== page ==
As human history progresses, new technologies come along and old ones have to make way. In many cases, this process is made more costly and difficult, because of a lack of planned obsolescence in existing products and infrastructure. Unfortunately, that kind of thinking often leads to costly rework issues and the inability to understand that business is an evolutionary rather than revolutionary process. The latest example of this is in Britain where poor planning and an inability to think ahead for the future is now set to cost the government roughly 500 million pounds.
In the British case, the National Grid will remove less than 10 miles of overhead power lines at a cost of roughly 11 million pounds per pylon. The cables will be buried underground subsequently with the entire 45 pylon removal project being intended to help beautify the area in certain sections of country. The irony of the project is that it is entirely unnecessary had proper foresight been used. The countryside in question did not suddenly become more beautiful so the project is a really a reflection of the failure of the National Grid operators to look ahead and try to do work in a slightly more expensive but more viable long-term fashion. Related: Statoil Greenlights Unmanned Platform in North Sea
The British are hardly alone in this general dilemma. The Germans and the U.S. are going to face enormous decommissioning costs related to removing and replacing thousands of older windmills over the court of the next decade. Similarly, nuclear plant decommissioning costs are rising rapidly and making the decision to shut down old reactors even more economically difficult.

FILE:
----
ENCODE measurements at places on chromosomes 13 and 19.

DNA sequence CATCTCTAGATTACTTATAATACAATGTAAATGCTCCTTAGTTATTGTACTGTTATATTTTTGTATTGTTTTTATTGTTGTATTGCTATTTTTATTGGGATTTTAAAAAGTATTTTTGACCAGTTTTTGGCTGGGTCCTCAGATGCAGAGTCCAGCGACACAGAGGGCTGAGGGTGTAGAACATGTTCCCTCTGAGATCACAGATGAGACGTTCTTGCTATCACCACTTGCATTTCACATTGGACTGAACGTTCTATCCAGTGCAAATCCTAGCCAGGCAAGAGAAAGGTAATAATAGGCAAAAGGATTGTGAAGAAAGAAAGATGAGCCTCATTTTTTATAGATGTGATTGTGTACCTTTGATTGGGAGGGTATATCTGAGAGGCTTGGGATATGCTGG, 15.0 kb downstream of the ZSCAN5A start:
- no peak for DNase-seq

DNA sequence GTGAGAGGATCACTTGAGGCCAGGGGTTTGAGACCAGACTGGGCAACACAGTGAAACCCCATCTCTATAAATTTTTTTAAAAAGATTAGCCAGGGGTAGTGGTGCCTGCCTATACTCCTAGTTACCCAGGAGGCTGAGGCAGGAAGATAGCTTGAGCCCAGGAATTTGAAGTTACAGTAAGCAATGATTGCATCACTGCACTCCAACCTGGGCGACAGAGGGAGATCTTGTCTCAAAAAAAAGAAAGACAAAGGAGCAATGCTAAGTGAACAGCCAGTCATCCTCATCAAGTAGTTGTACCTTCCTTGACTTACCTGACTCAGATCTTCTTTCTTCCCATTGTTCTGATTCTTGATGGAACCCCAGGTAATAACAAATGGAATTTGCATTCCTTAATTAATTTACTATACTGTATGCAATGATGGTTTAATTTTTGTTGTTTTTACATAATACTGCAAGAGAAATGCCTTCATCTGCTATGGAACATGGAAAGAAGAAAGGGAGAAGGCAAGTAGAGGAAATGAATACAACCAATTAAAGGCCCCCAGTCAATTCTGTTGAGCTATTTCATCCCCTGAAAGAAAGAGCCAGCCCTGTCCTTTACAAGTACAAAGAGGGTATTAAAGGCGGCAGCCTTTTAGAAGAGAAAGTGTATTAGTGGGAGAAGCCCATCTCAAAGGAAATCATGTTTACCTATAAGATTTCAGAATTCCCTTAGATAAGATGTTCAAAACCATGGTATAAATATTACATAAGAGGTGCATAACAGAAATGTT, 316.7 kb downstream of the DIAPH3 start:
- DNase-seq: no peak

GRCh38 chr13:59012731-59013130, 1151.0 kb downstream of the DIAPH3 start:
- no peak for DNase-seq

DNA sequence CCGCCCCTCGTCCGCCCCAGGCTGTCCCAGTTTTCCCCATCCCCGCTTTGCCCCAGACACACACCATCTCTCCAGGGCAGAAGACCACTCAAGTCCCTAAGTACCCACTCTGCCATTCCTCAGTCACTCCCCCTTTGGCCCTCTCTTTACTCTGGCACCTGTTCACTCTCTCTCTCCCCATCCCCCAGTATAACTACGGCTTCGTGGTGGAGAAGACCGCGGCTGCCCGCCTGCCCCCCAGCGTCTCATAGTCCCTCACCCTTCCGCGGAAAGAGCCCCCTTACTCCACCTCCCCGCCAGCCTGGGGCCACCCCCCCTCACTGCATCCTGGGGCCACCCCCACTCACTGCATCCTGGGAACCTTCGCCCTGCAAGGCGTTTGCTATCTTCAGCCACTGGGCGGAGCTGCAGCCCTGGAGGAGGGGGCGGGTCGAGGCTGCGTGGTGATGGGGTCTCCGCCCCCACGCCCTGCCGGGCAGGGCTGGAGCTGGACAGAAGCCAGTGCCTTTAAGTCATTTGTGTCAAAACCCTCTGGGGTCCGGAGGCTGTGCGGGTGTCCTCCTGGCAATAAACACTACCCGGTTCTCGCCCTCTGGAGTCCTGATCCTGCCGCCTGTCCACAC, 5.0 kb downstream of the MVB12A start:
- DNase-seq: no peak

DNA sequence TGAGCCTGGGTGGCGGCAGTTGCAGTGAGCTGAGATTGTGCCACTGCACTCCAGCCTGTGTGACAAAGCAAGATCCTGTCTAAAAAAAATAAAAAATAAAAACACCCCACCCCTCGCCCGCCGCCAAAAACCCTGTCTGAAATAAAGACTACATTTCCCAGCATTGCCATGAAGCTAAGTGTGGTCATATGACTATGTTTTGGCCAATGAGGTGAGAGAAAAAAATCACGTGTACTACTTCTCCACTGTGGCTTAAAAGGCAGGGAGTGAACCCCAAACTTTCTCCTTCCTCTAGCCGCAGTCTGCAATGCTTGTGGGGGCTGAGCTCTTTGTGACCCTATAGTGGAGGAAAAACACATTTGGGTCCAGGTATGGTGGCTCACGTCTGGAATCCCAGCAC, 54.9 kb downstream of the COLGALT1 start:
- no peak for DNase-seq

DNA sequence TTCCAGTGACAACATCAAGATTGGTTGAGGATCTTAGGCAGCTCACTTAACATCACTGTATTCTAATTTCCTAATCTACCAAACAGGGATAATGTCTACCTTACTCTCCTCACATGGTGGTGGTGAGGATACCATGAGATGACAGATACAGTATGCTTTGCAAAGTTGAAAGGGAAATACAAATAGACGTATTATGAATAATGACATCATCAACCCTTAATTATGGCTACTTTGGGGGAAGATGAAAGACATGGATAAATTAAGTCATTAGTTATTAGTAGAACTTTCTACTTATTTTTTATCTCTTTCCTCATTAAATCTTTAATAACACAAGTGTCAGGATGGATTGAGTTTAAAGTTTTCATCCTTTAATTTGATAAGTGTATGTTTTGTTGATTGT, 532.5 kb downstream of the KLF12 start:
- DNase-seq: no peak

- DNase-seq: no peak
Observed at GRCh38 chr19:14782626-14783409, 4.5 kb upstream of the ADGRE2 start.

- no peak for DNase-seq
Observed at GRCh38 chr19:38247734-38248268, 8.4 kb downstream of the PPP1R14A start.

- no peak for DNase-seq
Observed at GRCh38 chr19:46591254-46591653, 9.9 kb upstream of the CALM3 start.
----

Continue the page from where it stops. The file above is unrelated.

The reality is that in the energy space, decommissioning older infrastructure will always be a costly challenge. Regulators and industry groups in California and elsewhere pay some attention to the need to focus on the long term in energy development. But simply having a plan for decommissioning old facilities is not enough. Instead projects need to be built with a more realistic set of expectations for the cost and time frame for decommissioning. This is where the U.S. bankruptcy code and other financial issues can come into play. Related: Lithium: The Bright Spot For The Commodity Sector
Take solar rooftop installations for instance. Companies like Solar City install the installations on customers’ roofs at no upfront cost and they the consumer essentially pays for the installation over a period of two decades. Yet once that period is over, the rooftop installation will have very little value as the technology will likely be very obsolete and the system itself maybe so old that it requires constant maintenance. Yet homeowners are unlikely to pay to take the panels down and repair holes cut in the roof after the end of the system’s life.
The solution to this type of poor long term planning is fairly straight-forward. New energy installation projects should require a long-term sinking fund that will eventually pay for the decommission of the infrastructure in question. Such a sinking fund would be funded over the course of a project’s life. Related: Geothermal Energy Could Grow Six Fold
For instance, the cost of decommissioning a nuclear power plant is perhaps 10-15 percent of the plants upfront cost. Assuming a 7 percent return on assets, if the plant operator were required to contribute just 0.07 percent of the asset cost annually to a sinking fund for decommission (1 percent of revenues), assuming a 50 year plant life, and a 5 percent interest rate, the decommissioning would be fully paid for by the end of the nuclear plant’s life. The same plan could be applied to a variety of other infrastructure projects in the energy space.
It may be difficult to foresee when new technologies will come along that will supplant existing technologies, but with proper financial planning in advance, decommissioning existing infrastructure when needs change does not have to be a major burden for a firm or taxpayers.
By Michael McDonald of Oilprice.com
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